A Philadelphia failure to yield accident lawyer may be able to help you prove liability, gather evidence to support your case, and ensure you are seeking all available damages. Contact Ben Crump Law, PLLC to discuss the details of your case with a member of our team today.
For a free legal consultation with a failure to yield accidents lawyer serving Philadelphia, call (800)-598-7557
Pennsylvania Accident Laws
There are several state laws you should be aware of following your accident:
Any accident involving injury, death, or a fully disabled vehicle should be reported to local law enforcement immediately. In many cases, a report will be made by the responding officer at the scene of the crash. If no officer was present, you have five days to make the report.
Statutes of Limitations
Statutes of limitations are time limits, set by law, in which a plaintiff has to bring legal action. In many cases, if the statute of limitations has expired, you cannot pursue your case in court. Pennsylvania allows a two-year statute of limitations to commence action for personal injury, property damage, or wrongful death. In most cases, the clock on the statute begins at the time the injury, damage, or death occurred.
Pennsylvania mandates all drivers provide proof of financial responsibility for their vehicle. Motorists must carry insurance, but the type of insurance they carry can vary. The state is one of only a few to have a “choice” no-fault insurance system, meaning drivers can choose between a no-fault policy or a traditional tort liability policy.
No-fault insurance states require drivers to file claims with their own insurance provider, regardless of who is responsible for damages. In at-fault states, claims are made to the insurer of the driver who is liable for the accident.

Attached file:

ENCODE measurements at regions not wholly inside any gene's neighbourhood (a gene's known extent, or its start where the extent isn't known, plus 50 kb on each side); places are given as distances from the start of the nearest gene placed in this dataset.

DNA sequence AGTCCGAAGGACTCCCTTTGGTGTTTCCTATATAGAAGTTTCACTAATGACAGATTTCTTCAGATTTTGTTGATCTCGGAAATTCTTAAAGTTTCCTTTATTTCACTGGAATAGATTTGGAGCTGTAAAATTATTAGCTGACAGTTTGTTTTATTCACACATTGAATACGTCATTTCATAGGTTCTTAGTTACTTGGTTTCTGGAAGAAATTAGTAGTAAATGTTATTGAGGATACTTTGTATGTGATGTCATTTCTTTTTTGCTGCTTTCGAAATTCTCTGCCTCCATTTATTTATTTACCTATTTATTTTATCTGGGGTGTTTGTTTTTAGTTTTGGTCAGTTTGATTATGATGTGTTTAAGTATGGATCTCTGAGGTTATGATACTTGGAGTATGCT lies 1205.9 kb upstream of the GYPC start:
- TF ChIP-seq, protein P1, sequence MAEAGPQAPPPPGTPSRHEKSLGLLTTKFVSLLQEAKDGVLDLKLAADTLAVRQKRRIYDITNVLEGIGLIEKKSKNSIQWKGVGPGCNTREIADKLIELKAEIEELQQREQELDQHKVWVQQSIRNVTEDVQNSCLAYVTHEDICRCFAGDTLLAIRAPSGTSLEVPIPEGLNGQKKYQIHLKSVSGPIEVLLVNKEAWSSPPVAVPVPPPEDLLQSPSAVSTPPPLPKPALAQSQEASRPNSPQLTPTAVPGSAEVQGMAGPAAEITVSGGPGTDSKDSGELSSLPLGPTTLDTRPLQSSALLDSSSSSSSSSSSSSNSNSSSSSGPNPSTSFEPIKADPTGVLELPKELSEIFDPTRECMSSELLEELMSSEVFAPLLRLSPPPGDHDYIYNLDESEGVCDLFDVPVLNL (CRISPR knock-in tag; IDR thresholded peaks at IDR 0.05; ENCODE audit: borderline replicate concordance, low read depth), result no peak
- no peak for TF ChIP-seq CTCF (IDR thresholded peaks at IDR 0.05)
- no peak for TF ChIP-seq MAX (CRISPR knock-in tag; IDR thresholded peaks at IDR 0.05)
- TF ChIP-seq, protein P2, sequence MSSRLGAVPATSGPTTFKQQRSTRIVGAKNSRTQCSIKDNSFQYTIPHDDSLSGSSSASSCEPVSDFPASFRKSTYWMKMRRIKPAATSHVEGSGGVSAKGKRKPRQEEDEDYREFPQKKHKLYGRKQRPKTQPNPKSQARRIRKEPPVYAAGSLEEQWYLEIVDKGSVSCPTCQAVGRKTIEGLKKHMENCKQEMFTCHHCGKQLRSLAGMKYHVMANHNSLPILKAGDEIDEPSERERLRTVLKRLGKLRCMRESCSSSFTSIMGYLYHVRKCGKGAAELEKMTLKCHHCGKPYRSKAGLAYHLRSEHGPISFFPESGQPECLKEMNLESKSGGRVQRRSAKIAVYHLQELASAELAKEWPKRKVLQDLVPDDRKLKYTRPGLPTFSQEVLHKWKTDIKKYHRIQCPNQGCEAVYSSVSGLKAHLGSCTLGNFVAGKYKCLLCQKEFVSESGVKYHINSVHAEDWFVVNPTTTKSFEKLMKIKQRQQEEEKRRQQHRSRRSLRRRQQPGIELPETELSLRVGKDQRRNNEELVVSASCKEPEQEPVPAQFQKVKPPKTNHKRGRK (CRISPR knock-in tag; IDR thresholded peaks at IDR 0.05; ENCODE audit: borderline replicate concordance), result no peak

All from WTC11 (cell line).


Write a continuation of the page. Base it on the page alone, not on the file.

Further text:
Pennsylvania drivers can select a no-fault policy, which has cheaper premiums, but they generally are barred from pursuing certain awards in a civil lawsuit, like damages for pain and suffering. There are exceptions. For example, if a driver was intoxicated or was driving to intentionally cause injury, restrictions may be lifted. More expensive tort liability policies allow drivers who have been in an accident to sue without restrictions.
Philadelphia Failure to Yield Accident Lawyer Near Me (800)-598-7557
Call Ben Crump Law, PLLC
Car accidents can be traumatic, stressful, and expensive, and afterward, you may not know where to turn for help. You do not have to fight for justice alone. At Ben Crump Law, PLLC we believe in giving a voice to the voiceless and helping our clients through even the toughest cases.
A Philadelphia failure to yield accident lawyer can help you through every step of your case so that you can concentrate on healing. Whether negotiating with insurance companies or representing you in court, our team can handle all aspects of your claim.
We have helped thousands of clients across the country win millions in settlements in car accident lawsuits. Our team works on a contingency basis, so you pay nothing upfront and nothing out of pocket. We do not collect a fee unless we win your case. Call (800) 959-1444 to learn more about how Ben Crump Law, PLLC may be able to help.